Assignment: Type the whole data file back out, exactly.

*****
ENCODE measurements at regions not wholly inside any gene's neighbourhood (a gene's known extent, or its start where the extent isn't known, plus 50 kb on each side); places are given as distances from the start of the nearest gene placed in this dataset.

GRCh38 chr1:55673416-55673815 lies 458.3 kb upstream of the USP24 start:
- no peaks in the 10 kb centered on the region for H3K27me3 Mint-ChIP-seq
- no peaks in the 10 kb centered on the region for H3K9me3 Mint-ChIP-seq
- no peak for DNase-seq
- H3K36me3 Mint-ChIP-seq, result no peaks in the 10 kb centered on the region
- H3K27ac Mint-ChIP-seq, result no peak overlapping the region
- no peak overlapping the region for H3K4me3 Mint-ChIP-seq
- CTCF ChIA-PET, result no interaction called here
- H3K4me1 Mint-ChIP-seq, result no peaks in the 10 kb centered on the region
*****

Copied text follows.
ENCODE measurements at regions not wholly inside any gene's neighbourhood (a gene's known extent, or its start where the extent isn't known, plus 50 kb on each side); places are given as distances from the start of the nearest gene placed in this dataset.

GRCh38 chr1:55673416-55673815 lies 458.3 kb upstream of the USP24 start:
- no peaks in the 10 kb centered on the region for H3K27me3 Mint-ChIP-seq
- no peaks in the 10 kb centered on the region for H3K9me3 Mint-ChIP-seq
- no peak for DNase-seq
- H3K36me3 Mint-ChIP-seq, result no peaks in the 10 kb centered on the region
- H3K27ac Mint-ChIP-seq, result no peak overlapping the region
- no peak overlapping the region for H3K4me3 Mint-ChIP-seq
- CTCF ChIA-PET, result no interaction called here
- H3K4me1 Mint-ChIP-seq, result no peaks in the 10 kb centered on the region